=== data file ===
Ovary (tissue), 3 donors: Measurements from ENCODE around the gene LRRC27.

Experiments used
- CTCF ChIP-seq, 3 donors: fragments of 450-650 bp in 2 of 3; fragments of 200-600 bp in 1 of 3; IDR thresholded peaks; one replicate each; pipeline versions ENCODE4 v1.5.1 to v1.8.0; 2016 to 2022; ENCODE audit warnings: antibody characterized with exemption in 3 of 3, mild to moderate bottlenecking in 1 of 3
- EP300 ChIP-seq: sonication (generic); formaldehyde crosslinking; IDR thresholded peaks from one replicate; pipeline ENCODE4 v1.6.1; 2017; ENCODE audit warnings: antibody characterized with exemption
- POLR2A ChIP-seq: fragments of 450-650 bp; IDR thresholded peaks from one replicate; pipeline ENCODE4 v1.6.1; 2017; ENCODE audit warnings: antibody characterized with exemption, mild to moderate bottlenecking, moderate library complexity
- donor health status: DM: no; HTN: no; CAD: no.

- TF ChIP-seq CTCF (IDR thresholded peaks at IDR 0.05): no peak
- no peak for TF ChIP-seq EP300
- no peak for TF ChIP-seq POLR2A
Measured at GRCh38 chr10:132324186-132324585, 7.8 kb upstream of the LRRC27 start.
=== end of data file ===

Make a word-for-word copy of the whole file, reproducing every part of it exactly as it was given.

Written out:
Ovary (tissue), 3 donors: Measurements from ENCODE around the gene LRRC27.

Experiments used
- CTCF ChIP-seq, 3 donors: fragments of 450-650 bp in 2 of 3; fragments of 200-600 bp in 1 of 3; IDR thresholded peaks; one replicate each; pipeline versions ENCODE4 v1.5.1 to v1.8.0; 2016 to 2022; ENCODE audit warnings: antibody characterized with exemption in 3 of 3, mild to moderate bottlenecking in 1 of 3
- EP300 ChIP-seq: sonication (generic); formaldehyde crosslinking; IDR thresholded peaks from one replicate; pipeline ENCODE4 v1.6.1; 2017; ENCODE audit warnings: antibody characterized with exemption
- POLR2A ChIP-seq: fragments of 450-650 bp; IDR thresholded peaks from one replicate; pipeline ENCODE4 v1.6.1; 2017; ENCODE audit warnings: antibody characterized with exemption, mild to moderate bottlenecking, moderate library complexity
- donor health status: DM: no; HTN: no; CAD: no.

- TF ChIP-seq CTCF (IDR thresholded peaks at IDR 0.05): no peak
- no peak for TF ChIP-seq EP300
- no peak for TF ChIP-seq POLR2A
Measured at GRCh38 chr10:132324186-132324585, 7.8 kb upstream of the LRRC27 start.